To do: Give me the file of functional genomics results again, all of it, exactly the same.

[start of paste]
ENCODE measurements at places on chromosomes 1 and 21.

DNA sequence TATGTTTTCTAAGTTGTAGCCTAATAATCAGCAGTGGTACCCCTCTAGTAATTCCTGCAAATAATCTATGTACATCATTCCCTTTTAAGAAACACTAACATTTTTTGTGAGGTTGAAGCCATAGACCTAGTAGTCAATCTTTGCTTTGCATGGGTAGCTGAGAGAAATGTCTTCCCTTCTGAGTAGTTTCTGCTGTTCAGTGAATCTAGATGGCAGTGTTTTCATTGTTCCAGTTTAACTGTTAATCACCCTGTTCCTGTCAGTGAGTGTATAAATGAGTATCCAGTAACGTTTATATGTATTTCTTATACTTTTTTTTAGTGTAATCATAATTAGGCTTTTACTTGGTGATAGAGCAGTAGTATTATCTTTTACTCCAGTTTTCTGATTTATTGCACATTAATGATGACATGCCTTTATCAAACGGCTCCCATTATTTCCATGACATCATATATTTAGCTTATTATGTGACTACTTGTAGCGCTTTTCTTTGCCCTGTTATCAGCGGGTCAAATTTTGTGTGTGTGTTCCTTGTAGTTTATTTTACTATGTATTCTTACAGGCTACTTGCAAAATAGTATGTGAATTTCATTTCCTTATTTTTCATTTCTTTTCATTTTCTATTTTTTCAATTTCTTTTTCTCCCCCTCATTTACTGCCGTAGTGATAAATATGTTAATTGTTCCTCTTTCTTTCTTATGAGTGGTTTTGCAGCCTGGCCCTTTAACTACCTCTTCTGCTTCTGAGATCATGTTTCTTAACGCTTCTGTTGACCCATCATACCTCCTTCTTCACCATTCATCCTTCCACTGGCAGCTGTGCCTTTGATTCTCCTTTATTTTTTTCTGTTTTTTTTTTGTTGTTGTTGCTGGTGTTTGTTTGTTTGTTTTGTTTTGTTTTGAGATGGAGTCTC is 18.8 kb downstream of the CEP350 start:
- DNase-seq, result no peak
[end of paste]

ENCODE measurements at places on chromosomes 1 and 21.

DNA sequence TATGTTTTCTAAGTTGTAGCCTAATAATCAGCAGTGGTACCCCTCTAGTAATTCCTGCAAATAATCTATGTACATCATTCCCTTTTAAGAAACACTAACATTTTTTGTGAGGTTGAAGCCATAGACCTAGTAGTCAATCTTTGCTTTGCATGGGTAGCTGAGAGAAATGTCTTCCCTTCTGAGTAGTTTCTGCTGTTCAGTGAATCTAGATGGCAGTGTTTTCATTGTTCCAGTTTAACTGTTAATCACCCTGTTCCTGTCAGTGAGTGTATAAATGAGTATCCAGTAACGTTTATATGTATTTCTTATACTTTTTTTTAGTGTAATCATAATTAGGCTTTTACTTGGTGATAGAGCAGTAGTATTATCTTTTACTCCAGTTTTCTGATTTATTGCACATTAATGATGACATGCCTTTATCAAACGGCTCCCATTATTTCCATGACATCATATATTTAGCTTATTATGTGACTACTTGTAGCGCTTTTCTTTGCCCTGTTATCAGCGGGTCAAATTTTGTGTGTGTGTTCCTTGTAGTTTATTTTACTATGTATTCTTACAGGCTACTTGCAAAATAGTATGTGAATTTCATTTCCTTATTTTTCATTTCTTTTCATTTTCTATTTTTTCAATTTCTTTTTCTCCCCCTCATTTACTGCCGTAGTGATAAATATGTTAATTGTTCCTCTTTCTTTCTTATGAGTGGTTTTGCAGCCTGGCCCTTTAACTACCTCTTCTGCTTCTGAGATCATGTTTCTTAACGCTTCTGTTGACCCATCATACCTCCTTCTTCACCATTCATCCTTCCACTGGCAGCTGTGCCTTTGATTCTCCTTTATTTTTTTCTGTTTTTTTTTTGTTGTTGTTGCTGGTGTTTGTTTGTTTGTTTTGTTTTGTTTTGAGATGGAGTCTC is 18.8 kb downstream of the CEP350 start:
- DNase-seq, result no peak